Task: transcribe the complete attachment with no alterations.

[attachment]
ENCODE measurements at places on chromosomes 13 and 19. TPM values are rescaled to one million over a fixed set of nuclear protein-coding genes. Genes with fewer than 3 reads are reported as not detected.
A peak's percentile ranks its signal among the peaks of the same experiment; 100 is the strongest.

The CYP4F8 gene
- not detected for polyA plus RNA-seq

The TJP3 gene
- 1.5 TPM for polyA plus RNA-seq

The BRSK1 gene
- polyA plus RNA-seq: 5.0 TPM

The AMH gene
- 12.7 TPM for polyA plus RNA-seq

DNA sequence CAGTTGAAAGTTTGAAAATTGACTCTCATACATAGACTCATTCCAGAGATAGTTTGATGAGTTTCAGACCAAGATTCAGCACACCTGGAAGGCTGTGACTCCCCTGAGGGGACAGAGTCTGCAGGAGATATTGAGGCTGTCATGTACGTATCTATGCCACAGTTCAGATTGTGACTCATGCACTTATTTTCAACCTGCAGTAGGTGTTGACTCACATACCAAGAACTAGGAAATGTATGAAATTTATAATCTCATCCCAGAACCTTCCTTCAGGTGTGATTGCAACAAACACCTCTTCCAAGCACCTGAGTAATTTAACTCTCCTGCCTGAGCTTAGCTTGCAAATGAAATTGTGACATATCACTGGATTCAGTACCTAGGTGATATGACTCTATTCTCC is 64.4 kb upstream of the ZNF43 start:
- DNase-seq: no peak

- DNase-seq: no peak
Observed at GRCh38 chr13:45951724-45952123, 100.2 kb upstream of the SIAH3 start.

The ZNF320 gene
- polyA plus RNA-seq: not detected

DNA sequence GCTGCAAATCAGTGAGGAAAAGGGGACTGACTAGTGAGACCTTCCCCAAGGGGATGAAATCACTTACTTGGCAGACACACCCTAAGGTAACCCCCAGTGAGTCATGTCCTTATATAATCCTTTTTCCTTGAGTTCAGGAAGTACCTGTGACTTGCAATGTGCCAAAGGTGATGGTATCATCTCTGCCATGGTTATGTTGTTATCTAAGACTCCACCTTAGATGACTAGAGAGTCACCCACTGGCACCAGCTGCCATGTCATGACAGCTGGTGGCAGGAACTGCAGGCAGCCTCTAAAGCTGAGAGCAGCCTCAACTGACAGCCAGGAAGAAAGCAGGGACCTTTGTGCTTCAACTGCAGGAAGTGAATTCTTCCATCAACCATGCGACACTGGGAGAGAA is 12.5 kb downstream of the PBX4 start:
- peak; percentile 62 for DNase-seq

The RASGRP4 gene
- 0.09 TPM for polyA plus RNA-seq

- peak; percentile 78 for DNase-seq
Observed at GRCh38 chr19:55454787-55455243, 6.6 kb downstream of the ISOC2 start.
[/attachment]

ENCODE measurements at places on chromosomes 13 and 19. TPM values are rescaled to one million over a fixed set of nuclear protein-coding genes. Genes with fewer than 3 reads are reported as not detected.
A peak's percentile ranks its signal among the peaks of the same experiment; 100 is the strongest.

The CYP4F8 gene
- not detected for polyA plus RNA-seq

The TJP3 gene
- 1.5 TPM for polyA plus RNA-seq

The BRSK1 gene
- polyA plus RNA-seq: 5.0 TPM

The AMH gene
- 12.7 TPM for polyA plus RNA-seq

DNA sequence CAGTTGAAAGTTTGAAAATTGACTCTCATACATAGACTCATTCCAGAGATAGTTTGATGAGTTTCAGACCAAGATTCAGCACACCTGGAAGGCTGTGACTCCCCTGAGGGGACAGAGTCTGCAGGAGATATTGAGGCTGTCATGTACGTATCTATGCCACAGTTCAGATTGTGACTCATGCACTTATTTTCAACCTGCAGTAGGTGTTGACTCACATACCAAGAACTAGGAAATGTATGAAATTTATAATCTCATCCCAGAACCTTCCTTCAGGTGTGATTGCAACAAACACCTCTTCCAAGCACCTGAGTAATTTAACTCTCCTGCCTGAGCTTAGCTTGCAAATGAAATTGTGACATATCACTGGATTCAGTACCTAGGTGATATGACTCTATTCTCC is 64.4 kb upstream of the ZNF43 start:
- DNase-seq: no peak

- DNase-seq: no peak
Observed at GRCh38 chr13:45951724-45952123, 100.2 kb upstream of the SIAH3 start.

The ZNF320 gene
- polyA plus RNA-seq: not detected

DNA sequence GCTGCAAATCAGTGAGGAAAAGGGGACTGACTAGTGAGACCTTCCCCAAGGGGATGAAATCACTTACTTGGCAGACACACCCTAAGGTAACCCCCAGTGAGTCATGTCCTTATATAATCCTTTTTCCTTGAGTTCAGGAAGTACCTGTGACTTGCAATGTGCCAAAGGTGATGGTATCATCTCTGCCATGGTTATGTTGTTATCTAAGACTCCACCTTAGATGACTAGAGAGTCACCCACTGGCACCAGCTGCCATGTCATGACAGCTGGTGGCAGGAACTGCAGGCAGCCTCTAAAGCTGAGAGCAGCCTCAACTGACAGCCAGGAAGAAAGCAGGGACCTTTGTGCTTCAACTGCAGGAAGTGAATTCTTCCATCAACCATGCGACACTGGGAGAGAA is 12.5 kb downstream of the PBX4 start:
- peak; percentile 62 for DNase-seq

The RASGRP4 gene
- 0.09 TPM for polyA plus RNA-seq

- peak; percentile 78 for DNase-seq
Observed at GRCh38 chr19:55454787-55455243, 6.6 kb downstream of the ISOC2 start.